That’s all bad news, and especially bad news for Puerto Rico, which simply doesn’t have the resources to fight even the immediate effects of Zika. Since the decade-long economic crisis began, the commonwealth has hemorrhaged hundreds of thousands of people—usually healthy, younger people seeking work—in a steady mass migration to the mainland. In that flood of people were hundreds of Puerto Rico’s doctors, and perhaps over a thousand physicians have moved away since 2014. The result back on the island is devastating. Not only are the remaining people more likely to be those most vulnerable to Zika—children, elderly people, and poorer families and women—many would-be primary-care providers are gone.
Most of Puerto Rico’s residents are covered by public insurance, either Medicare for elderly individuals or Puerto Rico’s Medicaid program for low-income families. In theory, these insurance programs should help defray the costs of Zika for patients themselves and should also help keep the lights on in hospitals and doctor’s offices—which is still a real challenge in some places. Medicaid, especially, is a vital part of the public-health safety net for the most vulnerable people. As evidenced by federal policy in Flint and other public-health responses, Medicaid is a first line of defense for women and children against diseases that uniquely affect women and children.
Puerto Rico’s Medicaid program doesn’t fill that role well, however, because its federal funding is capped at levels that are much lower than the rates provided to states. The federal government provides a federal medical assistance percentage (FMAP) to states and territories for each Medicaid enrollee based on the average income in that area; and the federal minimum is 50 percent, meaning that the federal government will pay for at least half of all Medicaid patients’ costs. Puerto Rico is entitled to a 55 percent rate by those calculations, but federal spending there is currently statutorily capped at only 19 percent. That means that the struggling Puerto Rican government has to foot 81 percent of the medical bills for a huge chunk of people on the island—including the low-income women and families who face the most risk from Zika complications. Even before Zika became the burden that it is today, that completely arbitrary underfunding led to hospital blackouts and drug shortages across the island. Those conditions contributed to poor health that has been exacerbated by the advancing outbreak.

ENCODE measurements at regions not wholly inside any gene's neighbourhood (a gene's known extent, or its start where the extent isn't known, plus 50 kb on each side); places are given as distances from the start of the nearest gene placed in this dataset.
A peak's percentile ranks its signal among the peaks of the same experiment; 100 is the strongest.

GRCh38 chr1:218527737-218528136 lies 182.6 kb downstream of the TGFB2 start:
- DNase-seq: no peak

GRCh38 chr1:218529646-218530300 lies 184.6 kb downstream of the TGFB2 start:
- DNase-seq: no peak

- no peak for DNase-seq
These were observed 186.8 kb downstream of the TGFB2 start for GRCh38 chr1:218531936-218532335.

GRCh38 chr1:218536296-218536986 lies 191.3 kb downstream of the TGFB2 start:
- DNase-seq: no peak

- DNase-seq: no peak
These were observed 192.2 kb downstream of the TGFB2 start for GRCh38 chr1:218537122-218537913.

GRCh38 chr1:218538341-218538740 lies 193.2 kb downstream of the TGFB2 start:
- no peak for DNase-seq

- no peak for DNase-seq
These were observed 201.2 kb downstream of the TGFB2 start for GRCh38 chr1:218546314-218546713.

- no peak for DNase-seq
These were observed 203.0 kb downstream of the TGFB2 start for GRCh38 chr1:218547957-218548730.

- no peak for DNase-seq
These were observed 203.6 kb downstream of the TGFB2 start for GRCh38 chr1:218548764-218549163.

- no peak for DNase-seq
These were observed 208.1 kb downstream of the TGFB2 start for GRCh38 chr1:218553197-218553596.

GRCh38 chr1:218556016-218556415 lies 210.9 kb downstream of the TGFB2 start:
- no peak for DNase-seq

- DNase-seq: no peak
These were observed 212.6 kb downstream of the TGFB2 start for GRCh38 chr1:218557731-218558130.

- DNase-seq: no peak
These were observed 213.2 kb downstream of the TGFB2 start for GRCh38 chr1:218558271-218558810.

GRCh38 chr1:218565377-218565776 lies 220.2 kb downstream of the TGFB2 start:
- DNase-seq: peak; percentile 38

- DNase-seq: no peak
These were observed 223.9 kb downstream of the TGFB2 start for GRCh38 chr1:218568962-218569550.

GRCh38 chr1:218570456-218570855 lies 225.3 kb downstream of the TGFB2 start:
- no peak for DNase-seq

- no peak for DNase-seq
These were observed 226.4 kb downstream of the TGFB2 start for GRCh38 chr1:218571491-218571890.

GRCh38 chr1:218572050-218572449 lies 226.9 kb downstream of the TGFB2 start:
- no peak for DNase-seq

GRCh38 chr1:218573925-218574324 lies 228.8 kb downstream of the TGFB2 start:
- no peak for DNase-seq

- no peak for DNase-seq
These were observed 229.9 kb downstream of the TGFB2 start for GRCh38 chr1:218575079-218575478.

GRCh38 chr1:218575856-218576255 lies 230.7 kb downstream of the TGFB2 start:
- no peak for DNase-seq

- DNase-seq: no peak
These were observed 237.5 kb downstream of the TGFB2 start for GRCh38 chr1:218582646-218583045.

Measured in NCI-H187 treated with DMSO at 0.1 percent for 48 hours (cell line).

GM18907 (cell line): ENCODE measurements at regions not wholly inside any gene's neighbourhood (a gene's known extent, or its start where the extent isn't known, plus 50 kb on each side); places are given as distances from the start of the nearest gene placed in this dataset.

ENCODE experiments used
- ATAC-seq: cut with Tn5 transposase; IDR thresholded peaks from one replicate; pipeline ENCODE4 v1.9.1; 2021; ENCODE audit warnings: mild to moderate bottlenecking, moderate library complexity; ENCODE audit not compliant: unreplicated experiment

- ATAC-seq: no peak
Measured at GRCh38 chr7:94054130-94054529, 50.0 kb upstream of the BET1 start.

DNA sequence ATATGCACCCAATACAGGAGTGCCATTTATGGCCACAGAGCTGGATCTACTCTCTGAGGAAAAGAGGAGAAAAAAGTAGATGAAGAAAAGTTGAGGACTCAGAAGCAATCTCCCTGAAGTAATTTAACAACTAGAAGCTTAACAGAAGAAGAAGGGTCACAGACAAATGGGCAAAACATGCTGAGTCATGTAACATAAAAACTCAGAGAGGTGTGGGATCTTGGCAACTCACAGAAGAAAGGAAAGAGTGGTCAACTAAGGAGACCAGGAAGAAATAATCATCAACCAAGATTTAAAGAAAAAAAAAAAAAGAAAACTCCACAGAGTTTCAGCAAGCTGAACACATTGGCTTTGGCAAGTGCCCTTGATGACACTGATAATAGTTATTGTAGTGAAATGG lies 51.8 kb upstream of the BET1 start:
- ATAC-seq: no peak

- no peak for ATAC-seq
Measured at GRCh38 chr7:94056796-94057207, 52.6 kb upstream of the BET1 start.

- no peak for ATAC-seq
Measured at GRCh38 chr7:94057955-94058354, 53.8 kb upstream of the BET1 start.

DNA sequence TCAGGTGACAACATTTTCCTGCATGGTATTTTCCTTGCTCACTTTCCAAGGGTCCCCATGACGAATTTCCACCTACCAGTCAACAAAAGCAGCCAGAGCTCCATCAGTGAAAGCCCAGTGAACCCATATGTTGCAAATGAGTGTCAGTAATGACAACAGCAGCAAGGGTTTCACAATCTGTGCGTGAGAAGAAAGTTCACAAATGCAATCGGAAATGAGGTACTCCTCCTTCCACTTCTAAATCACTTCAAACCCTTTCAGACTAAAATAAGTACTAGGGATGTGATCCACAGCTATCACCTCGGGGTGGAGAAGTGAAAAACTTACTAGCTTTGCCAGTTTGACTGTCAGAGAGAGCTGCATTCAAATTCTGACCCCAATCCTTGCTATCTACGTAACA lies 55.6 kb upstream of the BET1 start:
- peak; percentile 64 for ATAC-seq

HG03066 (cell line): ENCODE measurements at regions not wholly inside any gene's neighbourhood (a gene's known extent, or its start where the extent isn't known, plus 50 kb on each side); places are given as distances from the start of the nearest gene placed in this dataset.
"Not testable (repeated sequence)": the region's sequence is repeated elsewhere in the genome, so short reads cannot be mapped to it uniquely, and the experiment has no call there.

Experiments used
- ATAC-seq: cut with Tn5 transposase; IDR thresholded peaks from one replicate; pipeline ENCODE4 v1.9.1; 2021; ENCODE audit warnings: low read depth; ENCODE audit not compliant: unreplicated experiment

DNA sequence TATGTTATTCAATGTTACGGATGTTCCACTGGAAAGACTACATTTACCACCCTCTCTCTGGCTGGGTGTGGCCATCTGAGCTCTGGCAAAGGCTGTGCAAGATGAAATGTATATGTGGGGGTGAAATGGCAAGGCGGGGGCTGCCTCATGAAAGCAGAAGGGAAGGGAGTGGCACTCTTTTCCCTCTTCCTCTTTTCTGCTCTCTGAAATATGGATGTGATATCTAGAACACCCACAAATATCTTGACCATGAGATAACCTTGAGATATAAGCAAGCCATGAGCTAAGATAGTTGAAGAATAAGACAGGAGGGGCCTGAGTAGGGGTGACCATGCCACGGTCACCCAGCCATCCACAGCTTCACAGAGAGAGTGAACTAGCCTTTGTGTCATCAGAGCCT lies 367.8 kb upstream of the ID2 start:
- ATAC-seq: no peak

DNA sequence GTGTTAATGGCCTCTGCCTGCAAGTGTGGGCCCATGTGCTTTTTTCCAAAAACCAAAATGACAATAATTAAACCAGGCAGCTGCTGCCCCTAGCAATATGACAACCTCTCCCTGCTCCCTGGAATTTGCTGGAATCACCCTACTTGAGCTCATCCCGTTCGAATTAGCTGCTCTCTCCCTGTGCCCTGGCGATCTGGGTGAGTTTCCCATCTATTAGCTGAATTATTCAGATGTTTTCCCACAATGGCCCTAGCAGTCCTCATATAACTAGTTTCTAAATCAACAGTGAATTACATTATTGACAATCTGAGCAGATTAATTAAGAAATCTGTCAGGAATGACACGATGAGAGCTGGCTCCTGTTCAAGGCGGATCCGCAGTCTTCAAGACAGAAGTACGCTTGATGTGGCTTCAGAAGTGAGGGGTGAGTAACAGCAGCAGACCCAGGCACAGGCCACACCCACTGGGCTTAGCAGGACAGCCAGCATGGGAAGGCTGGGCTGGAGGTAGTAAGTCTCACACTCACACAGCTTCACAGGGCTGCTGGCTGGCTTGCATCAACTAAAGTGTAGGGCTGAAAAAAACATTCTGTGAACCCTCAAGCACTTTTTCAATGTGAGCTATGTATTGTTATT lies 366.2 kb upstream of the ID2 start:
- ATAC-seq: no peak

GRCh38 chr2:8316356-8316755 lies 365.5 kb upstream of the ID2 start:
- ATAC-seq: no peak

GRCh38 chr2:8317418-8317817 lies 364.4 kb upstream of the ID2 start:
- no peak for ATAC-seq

The Department of Health and Human Services and the Department of the Treasury recognize that this underfunding is a significant contributor to both the debt crisis consuming Puerto Rico and its inability to contain Zika. In a joint letter, secretaries Sylvia Mathews Burwell and Jacob Lew urged Congress to “remov[e] the cap on Puerto Rico’s Medicaid program and gradually increas[e] the federal support Puerto Rico receives through the federal Medicaid match.” Their letter describes how the health crisis in Puerto Rico is a real existential risk to people on the island, even after Congress passed the debt-relief bill PROMESA this summer—and that there is a real and present danger that Zika could cripple the entire health and economic infrastructure.